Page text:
Looks like net neutrality will be preserved for the foreseeable future. In a 2-1 ruling in the U.S. Court of Appeals, consumer groups and President Obama won a victory against companies that want to block or hinder online content…or divide it into different pay scale “lanes.”
According to the ruling, broadband internet is considered another utility, like water and electricity, so providers cannot entice sites to pay more for faster service. Essentially, this ruling protects rules that have been in place for the past year.
Though some market prognosticators are saying this will lead to blackouts and the loss of some content. Defenders of net neutrality say that’s just a scare tactic by the Internet companies hoping to cash in by offering faster speeds to deep-pocketed Internet companies.
The win was a first for net neutrality defenders after two previous court losses. Telecom companies that had been crowing are now livid. They say sites like YouTube and Netflix, which create massive amounts of Internet traffic cost them a bundle, and they are not able to recoup those expenditures. They further claim these rulings will “undermine investment in broadband service and faster infrastructure.”
Proponents of net neutrality say that’s yet again another scare tactic. And, in their lengthy ruling, the judges smacked down those claims, saying: “Over the past two decades, this content has transformed nearly every aspect of our lives, from profound actions like choosing a leader, building a career, and falling in love to more quotidian ones like hailing a cab and watching a movie… The same assuredly cannot be said for broadband providers' own add-on applications.”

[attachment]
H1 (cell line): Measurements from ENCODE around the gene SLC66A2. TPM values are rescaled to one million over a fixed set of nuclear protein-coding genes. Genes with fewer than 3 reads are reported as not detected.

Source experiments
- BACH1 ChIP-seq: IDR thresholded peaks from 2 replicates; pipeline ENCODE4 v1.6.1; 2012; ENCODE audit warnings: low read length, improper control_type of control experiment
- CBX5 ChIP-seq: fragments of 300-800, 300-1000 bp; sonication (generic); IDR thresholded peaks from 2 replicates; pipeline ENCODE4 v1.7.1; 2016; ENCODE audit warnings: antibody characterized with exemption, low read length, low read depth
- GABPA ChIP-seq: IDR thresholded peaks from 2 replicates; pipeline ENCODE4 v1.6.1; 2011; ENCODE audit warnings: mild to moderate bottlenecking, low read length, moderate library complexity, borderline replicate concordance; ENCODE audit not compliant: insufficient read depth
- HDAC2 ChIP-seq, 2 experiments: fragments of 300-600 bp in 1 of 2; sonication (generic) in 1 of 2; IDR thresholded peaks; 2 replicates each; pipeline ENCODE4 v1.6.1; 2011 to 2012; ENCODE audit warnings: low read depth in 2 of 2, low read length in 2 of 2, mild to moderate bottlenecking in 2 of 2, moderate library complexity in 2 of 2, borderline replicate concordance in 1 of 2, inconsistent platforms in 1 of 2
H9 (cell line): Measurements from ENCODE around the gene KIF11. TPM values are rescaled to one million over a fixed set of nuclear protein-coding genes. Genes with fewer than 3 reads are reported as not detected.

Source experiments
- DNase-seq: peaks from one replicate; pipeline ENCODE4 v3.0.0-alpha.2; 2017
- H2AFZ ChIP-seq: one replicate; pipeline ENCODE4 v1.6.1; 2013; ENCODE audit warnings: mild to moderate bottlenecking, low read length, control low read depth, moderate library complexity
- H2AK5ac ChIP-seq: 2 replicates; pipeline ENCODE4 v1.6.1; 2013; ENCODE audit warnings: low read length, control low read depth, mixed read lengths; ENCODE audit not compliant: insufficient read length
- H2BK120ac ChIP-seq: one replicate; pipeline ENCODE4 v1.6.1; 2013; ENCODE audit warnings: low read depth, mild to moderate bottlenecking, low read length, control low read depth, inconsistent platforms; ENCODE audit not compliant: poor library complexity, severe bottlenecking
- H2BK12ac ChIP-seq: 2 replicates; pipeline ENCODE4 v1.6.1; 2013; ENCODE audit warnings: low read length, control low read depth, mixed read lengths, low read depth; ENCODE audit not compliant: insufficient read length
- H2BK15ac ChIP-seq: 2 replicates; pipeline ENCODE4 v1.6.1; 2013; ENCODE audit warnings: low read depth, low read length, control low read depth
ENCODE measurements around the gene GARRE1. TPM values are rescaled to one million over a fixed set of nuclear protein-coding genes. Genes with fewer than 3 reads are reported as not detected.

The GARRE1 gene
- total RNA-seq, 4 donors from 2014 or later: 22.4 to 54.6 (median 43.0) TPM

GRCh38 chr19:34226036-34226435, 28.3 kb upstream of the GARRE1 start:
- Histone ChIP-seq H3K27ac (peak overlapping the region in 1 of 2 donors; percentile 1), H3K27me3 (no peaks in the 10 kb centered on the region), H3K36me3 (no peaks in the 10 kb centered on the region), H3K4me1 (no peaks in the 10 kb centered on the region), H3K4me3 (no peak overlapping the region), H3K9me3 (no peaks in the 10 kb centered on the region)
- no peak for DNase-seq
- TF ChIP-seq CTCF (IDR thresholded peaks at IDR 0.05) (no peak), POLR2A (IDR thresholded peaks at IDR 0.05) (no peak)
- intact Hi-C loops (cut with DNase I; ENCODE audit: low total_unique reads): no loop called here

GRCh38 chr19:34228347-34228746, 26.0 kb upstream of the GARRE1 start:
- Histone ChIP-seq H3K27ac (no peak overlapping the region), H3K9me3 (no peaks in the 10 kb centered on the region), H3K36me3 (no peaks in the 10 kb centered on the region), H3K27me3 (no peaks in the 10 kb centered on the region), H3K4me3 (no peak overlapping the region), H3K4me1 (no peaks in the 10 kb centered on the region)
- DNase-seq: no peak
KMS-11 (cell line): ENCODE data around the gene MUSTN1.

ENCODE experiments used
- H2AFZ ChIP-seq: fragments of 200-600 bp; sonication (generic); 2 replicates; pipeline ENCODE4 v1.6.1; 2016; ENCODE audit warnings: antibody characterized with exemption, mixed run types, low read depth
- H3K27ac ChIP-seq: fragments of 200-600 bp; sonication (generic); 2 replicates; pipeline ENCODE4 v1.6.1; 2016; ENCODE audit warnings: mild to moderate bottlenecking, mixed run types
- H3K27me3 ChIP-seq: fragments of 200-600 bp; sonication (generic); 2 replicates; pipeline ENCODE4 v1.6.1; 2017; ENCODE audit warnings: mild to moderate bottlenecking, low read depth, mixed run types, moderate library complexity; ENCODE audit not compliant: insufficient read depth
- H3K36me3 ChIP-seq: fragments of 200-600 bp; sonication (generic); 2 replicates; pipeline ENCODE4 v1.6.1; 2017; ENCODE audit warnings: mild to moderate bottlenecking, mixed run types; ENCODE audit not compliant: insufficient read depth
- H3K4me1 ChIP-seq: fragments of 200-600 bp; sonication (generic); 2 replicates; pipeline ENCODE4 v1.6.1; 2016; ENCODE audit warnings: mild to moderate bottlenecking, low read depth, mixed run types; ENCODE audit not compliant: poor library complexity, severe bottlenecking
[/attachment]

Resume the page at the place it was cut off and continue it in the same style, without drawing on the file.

Still, not all the judges were on the same page. In his dissent, Judge Stephen Williams said the rules should have been stricken. Williams claims the FCC failed to offer a reasonable basis for its position.
So why did net neutrality win this time? Part of the reason has to be credited to the upswell of social media support for net neutrality. As they prepared to argue their case, proponents turned to the Internet to move public opinion to their way of thinking. In a few weeks, Internet users who had been essentially ignorant of the entire argument were not only conversant, they were passionate in their defense of net neutrality.
This success, communicating relatively complicated technical and legal principles in easy to digest and share messages, proved to be a big cultural win for the neutrality defenders. It was a level of success to sway public opinion they had not previously attained, and it resulted in a courtroom win as well.
David Firester is the founder of TRAC Intelligence, a intelligence analysis firm in New Jersey.